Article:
Extreme Programming Explained—Bridge the Business-Technology Divide

The ideas behind agile methodologies address the very root of all the problems I’ve experienced delivering software to an unsuspecting world for over 30 years: business people and technology people are different. They use different language, think differently and worry about different concerns. In my experience, both sides of this business-technology divide are doing the best they can, but the old project management paradigm—big specification up front, along with long design, coding, testing, and delivery cycles—isn’t appropriate for software development. It probably never was, but it's what we knew how to do.

The old way caused frustration and mistrust between business and technology teams. Business, in their mind, clearly stated what they wanted. Technology heard the request and created the code, but what business said may not have been what technology heard. By the time technology delivered what was asked for, business’ needs changed. The recriminations started: business didn’t trust technology because they said everything was fine, when it apparently wasn’t, and technology didn’t trust business because they didn’t ask for what they really wanted.

At the root of this disconnect is the simple truth that the business folks did not know what they really needed as a deliverable. Business could not know what they needed because they were trying to predict the future needs and behaviors of an unknown group of users.

Agile methodologies for both business and technology shorten the specification to delivery cycle, so that the feedback cycle is short enough to expose mistakes and misunderstandings quickly, when they are cheap to fix and, thereby, trust is preserved. By delivering some functionality as early as possible, the business people can test their ideas with real users and provide a better description of what they need in the emerging product.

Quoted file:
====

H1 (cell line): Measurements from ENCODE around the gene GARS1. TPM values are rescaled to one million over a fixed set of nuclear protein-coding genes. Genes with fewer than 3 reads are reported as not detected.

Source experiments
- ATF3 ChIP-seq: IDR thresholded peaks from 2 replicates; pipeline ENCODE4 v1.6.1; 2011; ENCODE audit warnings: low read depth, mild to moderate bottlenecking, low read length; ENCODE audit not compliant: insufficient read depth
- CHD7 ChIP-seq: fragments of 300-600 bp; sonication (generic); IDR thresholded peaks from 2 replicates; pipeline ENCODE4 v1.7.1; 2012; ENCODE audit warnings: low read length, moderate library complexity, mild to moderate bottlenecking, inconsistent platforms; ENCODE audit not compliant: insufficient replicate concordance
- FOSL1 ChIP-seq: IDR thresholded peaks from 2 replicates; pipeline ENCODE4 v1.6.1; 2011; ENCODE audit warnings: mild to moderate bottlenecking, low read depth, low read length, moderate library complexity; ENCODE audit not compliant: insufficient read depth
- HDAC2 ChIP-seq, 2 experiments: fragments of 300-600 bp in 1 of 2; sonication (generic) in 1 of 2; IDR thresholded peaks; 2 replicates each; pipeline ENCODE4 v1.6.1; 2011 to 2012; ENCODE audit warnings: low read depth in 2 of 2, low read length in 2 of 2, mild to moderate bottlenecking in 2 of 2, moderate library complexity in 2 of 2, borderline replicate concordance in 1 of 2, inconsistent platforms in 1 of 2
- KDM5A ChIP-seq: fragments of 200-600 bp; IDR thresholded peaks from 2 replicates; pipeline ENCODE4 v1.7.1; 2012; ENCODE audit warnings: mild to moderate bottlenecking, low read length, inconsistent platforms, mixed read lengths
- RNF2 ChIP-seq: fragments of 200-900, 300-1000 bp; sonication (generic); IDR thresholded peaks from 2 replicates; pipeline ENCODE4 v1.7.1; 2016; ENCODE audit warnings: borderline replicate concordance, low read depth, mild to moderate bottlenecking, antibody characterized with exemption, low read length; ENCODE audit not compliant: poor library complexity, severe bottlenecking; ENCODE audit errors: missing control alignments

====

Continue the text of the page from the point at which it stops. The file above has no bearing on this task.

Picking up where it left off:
Extreme Programming: why it works

My team has used Extreme Programming (XP) for the last year and a half. As methodologies go, XP is very close to the bare metal of product software development. It is well-suited for projects with:

  • A likelihood of change in the requirements throughout  the project

  • Highly-involved business participants

  • Teams of less than a dozen developers

XP addresses very hands-on tactical ways to make deliverable product iterations in a rapid manner, while maintaining quality for long-term maintainability and flattening the cost curve. XP also mitigates common problems with creating and maintaining software:

  • Misunderstood and changing requirements

  • Increasing complexity over time

  • Poor communication

  • Late feedback

  • Schedule delays

  • Unusable documentation

Ideally, XP releases new working software as often as every day, so the cycle of delivery and validation by business owners provides immense learning opportunities for everyone.

The engineering team learns how to interpret the business requirements. The business side learns about the speed of the team in delivering well-defined units of functionality. The backlog allows everyone to see how much work is really left, and based on the feedback of team velocity, they can predict more accurately when the next project milestone is likely to be reached. XP enables this short cycle time at the technology level, and that is very valuable.